How to Sell Your Bootstrapped Data Analytics Company in 2021
You started with the dream of building a successful data analytics company, and you have worked hard for it. Now you feel that you want to cash in on all that hard work and move onwards to bigger goals. Or you may have some offers at hand and want to consider whether you should accept any of those offers or not.
Before you do anything else, you have to ensure that you dwell on your reasons to sell your analytics company. Owning a stable and profitable company is incredible, especially when you do not owe any money to investors.
So run the numbers and see whether the business will be much more profitable in a few years so that you can sell it at a higher price then. Or are you afraid that an event like the Covid-19 pandemic might affect the data analytics market, and you may lose everything?
Interestingly, most businesses do not base their reason to sell on finances alone. They might get bored of it or want to diversify into other areas. Or you may want to reduce your involvement instead of increasing revenue and growth. So consider your reasons to sell your business carefully and make the decision for the right reasons.
Once you have decided to sell your bootstrapped data analytics business, you can think about the actual process.
How to Find the Buyer?
There are several ways to attract potential buyers for a data analytics company. You can make your business visible to potential buyers through Twitter, LinkedIn, or other methods via the internet. The advantage of using this method is that you will get a lot of offers from potential buyers.
However, most of these offers will prove to be a complete waste of your time. A lot of these buyers are looking for distressed or under-valued businesses trying to get out at any cost. Most of these people will try to buy your data analytics business for 6x of your monthly profits.
But a bootstrapped data analytics business can be worth almost 30 times your monthly profits in 3 to 4 years. Very few potential investors that contact you would be willing to pay that price.
Therefore we will advise you to contact reputable business brokers who can get in touch with potential buyers dedicated to raising funds and buying profitable businesses such as yours. They can make concerted efforts to schedule calls and meetings with each of these buyers so that you can move forward at a reasonable pace.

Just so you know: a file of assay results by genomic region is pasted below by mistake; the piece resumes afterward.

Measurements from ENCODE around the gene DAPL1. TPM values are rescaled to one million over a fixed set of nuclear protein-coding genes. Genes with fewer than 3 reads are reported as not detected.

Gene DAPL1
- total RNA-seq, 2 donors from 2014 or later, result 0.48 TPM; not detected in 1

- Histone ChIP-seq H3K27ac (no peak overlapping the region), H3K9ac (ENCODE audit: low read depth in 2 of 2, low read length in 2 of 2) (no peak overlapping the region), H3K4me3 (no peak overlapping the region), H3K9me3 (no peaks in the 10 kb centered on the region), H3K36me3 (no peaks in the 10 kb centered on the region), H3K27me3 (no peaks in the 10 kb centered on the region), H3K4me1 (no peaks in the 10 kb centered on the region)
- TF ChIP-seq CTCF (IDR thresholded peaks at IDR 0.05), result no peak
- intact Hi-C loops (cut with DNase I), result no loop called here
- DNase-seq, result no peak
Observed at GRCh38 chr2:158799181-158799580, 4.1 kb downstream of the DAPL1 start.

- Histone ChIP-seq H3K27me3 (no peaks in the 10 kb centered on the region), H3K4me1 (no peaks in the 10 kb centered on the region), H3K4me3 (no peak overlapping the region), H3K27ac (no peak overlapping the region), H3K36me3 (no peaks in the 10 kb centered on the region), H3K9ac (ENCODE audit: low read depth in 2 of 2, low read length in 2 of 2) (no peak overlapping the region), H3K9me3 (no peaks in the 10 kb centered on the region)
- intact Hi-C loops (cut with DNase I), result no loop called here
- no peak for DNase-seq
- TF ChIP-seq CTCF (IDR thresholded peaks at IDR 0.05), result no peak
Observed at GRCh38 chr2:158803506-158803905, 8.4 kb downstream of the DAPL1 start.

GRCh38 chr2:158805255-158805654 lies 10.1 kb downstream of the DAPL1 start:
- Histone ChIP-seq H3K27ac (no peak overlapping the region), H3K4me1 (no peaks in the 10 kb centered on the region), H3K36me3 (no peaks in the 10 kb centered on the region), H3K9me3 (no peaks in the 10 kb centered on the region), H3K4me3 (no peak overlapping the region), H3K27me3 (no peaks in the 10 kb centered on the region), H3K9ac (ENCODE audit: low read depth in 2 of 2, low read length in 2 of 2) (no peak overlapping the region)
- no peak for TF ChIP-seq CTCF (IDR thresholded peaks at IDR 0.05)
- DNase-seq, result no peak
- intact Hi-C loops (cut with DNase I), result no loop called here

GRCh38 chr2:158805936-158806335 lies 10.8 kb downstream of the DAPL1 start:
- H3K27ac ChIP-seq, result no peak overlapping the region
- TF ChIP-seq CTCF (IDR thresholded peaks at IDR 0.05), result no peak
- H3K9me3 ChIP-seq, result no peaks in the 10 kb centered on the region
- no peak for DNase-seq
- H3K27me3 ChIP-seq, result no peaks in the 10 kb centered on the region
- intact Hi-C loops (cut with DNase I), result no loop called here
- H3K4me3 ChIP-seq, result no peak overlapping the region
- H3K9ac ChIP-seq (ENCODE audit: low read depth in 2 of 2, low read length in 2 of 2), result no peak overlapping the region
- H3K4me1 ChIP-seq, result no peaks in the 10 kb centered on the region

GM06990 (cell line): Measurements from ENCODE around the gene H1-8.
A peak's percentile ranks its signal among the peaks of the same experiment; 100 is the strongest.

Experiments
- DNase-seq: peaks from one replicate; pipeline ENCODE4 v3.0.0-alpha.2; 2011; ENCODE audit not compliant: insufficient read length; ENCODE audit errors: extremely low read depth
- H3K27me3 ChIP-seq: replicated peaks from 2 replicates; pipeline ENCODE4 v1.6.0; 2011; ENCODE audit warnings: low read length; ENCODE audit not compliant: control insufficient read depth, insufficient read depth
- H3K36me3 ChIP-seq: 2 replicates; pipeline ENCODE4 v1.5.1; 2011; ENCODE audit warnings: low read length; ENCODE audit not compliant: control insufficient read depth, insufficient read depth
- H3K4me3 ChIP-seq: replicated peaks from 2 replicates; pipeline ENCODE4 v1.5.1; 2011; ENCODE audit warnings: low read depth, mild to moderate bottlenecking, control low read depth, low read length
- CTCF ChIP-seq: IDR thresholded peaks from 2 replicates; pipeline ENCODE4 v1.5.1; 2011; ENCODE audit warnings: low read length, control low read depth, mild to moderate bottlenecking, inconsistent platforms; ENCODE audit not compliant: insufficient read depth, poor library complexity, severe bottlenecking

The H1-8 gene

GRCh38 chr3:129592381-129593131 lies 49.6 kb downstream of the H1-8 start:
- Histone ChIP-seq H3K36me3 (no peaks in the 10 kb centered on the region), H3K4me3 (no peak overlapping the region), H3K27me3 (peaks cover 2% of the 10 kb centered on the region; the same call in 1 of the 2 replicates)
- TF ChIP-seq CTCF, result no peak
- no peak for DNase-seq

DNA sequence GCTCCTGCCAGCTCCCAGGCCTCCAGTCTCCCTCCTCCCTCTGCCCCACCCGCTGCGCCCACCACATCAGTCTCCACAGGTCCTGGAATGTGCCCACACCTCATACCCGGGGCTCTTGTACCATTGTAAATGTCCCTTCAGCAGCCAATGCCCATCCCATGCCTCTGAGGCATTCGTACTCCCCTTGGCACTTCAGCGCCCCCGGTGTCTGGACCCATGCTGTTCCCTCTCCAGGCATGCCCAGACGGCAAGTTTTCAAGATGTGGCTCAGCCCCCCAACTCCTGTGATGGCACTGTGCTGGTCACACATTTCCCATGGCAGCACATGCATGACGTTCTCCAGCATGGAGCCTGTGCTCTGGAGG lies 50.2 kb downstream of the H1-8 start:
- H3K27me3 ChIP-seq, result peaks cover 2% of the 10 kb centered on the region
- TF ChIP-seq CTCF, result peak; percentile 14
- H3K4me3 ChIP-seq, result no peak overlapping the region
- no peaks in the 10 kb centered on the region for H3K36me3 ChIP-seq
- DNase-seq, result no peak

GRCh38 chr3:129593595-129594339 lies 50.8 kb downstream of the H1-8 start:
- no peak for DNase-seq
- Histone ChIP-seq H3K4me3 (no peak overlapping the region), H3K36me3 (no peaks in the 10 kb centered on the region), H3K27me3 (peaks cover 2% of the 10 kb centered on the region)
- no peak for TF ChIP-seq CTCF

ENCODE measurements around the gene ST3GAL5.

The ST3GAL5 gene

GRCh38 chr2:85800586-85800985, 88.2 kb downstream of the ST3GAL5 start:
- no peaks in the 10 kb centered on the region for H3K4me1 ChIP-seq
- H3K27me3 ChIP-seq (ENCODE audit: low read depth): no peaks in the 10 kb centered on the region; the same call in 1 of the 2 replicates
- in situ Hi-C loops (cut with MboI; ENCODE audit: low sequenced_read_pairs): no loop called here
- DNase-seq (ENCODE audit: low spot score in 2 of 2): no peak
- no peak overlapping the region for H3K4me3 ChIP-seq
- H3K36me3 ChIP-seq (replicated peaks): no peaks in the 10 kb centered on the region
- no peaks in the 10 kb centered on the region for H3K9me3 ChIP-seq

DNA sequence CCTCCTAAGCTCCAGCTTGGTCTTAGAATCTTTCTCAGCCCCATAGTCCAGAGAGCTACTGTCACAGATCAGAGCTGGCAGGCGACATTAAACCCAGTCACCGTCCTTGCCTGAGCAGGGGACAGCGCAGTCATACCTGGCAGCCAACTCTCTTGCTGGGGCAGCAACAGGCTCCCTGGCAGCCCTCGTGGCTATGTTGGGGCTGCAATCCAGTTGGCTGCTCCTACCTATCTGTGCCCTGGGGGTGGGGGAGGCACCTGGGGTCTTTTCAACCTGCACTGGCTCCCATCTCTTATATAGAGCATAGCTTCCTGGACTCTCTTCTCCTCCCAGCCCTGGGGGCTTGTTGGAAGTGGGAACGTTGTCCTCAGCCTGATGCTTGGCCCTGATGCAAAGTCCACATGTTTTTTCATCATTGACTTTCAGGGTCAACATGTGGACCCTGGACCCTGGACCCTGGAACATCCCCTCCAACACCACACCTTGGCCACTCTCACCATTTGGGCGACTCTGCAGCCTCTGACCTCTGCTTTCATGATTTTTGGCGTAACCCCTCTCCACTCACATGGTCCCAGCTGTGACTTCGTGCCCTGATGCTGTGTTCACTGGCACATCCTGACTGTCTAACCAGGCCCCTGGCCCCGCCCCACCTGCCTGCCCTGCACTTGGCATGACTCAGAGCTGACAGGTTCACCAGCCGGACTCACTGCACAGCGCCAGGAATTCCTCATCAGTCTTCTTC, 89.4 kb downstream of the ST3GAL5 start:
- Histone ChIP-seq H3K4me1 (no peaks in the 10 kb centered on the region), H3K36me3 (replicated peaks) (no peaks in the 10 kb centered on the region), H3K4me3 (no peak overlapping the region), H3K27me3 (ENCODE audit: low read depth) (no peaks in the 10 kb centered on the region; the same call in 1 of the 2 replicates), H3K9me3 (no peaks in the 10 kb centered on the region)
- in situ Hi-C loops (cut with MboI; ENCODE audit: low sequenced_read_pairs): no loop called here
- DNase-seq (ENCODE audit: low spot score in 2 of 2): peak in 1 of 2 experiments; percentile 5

That way, you will be able to sort out the viable buyers by receiving verbal offers or a letter of intent. The average time to sell your company can be up to 6 months from the time you put your business on the market.
What Should You Disclose?
You would need to anticipate the types of questions that a potential buyer might ask so that you can prepare with an answer. Think carefully about what you want to disclose regarding your financial information, especially the details of your revenue growth and client database.
You can ask a potential buyer to sign a nondisclosure agreement before sharing any vital information about your business. You can also choose to make a public disclosure about any information that might simplify the process.
Summarise the information available publicly through an overview of your cost and profitability. It is usually enough to help the buyer make an initial assessment of your data analytics company before discussing the price.
How to Discuss the Price of Your Company?
The financial details you choose to disclose are also known as Seller Discretionary Earnings (SDE) or Seller Discretionary Income (SDI). You can add expenses like the owner’s salary that make sense from an IRS perspective but might not apply to potential buyers.
It will allow you to maximize your SDE so that you can discuss the price of your data analytics business accordingly. However, this method does not account for several factors. For example, a rapidly growing analytics company that added 50% of its clients in the last quarter of an SDE can be much more profitable than a flat-lined business with the same SDE.
What happens when a deal takes six months or more to close? Does the SDE get updated each month automatically? Or do you mutually agree to freeze it at one point during the negotiations?
You can take the approach of pitching a project to a client where you charge a certain amount depending on the number of hours it will take. Instead of taking part in multiple discussions related to your business finances, you can quote a certain amount if the deal is closed within the next few months.
How to Conclude the Deal?
You may want to discuss certain other aspects of the future of your data analytics company. For example, you may want to know what the potential buyer plans to do with the business and how they will take your team forward. You should also ensure that the buyer is technically competent and has experience handling a data analytics company.
It might save you from a lot of headaches during the transition of the business. Once you have agreed to all of these factors, the buyer will present you with a letter of intent and proceed with the due diligence. You can mutually agree on the period of exclusivity during the due diligence process.
But you should always have a backup buyer to ensure that you maintain your negotiating position till the end of the deal. Once both the parties have agreed to the asset purchase agreement, the buyer will send a wire transfer of the money to an escrow agent or law firm until you complete the predefined process of handing over the business.
You will have to hand over various controls of your company, such as domains, servers, log in details, client database, and any other assets. Once the buyer is satisfied that the business has been handed over to them, they inform the escrow agent, who releases the money to you.
We hope that this article will help you with the process of selling your bootstrapped data analytics company for what it’s worth.